"Additional research, utilizing an increasing number of emerging cave-dwelling models, offers the exciting prospect of clarifying longstanding problems in contemporary evolutionary and vertebrate biology," says Gross.
High-Tech Imagery Used to Support Research
The UC researchers are using cutting-edge technology as they build a high-resolution, three-dimensional reconstructions of hybrids of the surface-dwelling and cave-dwelling fish, Astyanax mexicanus. The researchers turned to the Imaging Resource Center at Cincinnati Children's Hospital Medical Center to perform an imaging technique called micro-computed tomography, or micro-CT, on more than 200 related fish. The technology allowed the researchers to capture more than 1,000 X-ray images for each fish, which they combined and rendered into a high-resolution, 3-D skull, using the Amira software program.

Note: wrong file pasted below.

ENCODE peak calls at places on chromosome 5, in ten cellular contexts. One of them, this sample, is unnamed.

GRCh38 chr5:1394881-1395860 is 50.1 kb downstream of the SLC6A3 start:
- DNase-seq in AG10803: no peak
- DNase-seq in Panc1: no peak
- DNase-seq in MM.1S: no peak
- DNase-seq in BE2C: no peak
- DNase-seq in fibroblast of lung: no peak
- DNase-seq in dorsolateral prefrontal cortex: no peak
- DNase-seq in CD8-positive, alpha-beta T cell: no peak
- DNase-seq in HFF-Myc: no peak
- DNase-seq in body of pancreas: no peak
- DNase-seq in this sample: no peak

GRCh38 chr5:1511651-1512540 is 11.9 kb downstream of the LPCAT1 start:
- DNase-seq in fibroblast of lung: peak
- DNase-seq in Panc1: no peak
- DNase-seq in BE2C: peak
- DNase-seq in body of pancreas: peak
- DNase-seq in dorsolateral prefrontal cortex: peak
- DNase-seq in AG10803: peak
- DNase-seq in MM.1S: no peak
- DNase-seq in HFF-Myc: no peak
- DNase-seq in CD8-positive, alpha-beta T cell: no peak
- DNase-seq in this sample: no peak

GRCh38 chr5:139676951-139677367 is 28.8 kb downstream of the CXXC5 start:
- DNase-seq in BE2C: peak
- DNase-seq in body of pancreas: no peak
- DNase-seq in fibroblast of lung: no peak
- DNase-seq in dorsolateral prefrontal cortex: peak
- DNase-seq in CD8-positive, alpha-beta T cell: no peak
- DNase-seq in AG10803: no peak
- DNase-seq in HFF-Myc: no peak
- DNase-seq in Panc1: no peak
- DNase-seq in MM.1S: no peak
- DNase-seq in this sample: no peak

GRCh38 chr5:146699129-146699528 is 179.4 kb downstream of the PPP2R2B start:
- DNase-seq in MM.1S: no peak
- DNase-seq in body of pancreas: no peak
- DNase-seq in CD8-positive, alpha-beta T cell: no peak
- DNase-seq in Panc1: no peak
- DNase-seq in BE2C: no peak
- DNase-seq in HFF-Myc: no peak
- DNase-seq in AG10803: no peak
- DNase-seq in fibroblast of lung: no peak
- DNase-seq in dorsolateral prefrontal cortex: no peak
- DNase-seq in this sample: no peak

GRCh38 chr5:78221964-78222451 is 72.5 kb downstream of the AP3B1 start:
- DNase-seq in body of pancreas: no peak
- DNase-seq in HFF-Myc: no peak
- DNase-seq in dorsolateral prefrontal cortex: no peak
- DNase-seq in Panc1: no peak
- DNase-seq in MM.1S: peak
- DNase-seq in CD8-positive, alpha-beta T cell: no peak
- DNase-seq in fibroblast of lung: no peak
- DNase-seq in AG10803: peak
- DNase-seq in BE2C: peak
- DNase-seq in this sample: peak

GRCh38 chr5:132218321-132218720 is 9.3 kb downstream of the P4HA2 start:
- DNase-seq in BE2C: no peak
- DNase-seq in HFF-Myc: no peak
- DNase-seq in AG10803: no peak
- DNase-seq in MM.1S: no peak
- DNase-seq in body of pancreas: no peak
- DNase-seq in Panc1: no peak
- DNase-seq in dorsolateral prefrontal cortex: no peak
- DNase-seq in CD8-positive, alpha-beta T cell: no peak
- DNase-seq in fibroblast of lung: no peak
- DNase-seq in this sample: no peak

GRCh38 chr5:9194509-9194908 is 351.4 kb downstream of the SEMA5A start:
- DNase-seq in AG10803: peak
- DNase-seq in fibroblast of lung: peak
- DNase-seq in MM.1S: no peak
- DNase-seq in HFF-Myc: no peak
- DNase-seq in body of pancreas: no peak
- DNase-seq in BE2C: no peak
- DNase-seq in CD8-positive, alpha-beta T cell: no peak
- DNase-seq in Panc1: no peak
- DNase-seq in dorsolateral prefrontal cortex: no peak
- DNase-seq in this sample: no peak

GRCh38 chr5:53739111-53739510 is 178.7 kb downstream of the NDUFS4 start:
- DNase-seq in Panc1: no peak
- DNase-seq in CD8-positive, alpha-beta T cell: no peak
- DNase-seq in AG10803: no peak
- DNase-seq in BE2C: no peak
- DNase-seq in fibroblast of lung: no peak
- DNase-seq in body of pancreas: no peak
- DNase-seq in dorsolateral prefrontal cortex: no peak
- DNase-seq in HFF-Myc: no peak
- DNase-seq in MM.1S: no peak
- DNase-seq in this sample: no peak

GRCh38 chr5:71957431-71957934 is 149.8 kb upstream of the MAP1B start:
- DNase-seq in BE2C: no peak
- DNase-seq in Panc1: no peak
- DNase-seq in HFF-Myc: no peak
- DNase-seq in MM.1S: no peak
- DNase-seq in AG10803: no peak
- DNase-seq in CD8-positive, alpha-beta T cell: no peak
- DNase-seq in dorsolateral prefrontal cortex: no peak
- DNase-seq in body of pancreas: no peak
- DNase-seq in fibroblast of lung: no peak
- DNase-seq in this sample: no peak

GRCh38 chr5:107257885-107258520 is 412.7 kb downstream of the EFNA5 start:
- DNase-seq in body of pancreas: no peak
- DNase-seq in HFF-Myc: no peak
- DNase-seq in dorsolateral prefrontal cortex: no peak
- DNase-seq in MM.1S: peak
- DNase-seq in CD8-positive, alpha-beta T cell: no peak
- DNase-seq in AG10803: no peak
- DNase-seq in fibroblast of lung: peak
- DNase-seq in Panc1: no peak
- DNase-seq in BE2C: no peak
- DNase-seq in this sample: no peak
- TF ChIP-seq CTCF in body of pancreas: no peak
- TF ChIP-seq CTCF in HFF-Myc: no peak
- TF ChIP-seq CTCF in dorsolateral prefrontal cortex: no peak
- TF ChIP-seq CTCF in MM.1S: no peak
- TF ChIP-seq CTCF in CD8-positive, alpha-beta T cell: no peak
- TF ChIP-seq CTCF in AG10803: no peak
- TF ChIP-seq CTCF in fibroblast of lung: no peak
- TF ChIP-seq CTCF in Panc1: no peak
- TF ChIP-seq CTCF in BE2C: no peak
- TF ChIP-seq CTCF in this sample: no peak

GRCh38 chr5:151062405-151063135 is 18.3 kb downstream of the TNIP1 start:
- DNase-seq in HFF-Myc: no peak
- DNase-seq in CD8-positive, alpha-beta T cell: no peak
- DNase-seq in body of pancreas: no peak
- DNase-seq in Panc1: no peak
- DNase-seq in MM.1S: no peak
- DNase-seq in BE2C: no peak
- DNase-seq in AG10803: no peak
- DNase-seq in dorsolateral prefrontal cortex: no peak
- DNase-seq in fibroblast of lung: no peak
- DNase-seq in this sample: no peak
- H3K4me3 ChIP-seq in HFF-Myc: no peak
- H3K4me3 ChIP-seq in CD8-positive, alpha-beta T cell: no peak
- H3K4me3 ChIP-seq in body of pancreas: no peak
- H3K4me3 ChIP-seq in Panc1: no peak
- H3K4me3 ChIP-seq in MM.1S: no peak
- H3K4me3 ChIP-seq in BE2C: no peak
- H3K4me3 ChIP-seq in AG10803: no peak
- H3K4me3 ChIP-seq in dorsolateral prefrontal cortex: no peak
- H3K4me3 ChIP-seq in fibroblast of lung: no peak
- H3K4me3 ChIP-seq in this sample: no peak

Doctoral student and researcher Amanda Krutzler says the interactive program allows the researchers to rotate the fish skull in 3-D and take precise measurements for any traits of interest. In addition, micro-CT allows the researchers to visualize soft tissues, such as the brain or cardiovascular systems. "These scans will generate a massive amount of data for our lab, which will provide projects for undergraduate students and graduate students like me," says Krutzler. The National Institute of Dental and Craniofacial Research grant provided the funding for the software.
In addition, doctoral student Brian Carlson used Circos software to visualize the connections between the cavefish genome and the zebrafish genome. "The more markers shared between a given cavefish linkage group and zebrafish chromosome, the thicker the ribbon that connects them. These representations are helpful in highlighting similarities between the cavefish and zebrafish genomes and may ultimately aid in identifying the genetic loci underlying the traits we examine by indicating which port
|Contact: Dawn Fuller|
University of Cincinnati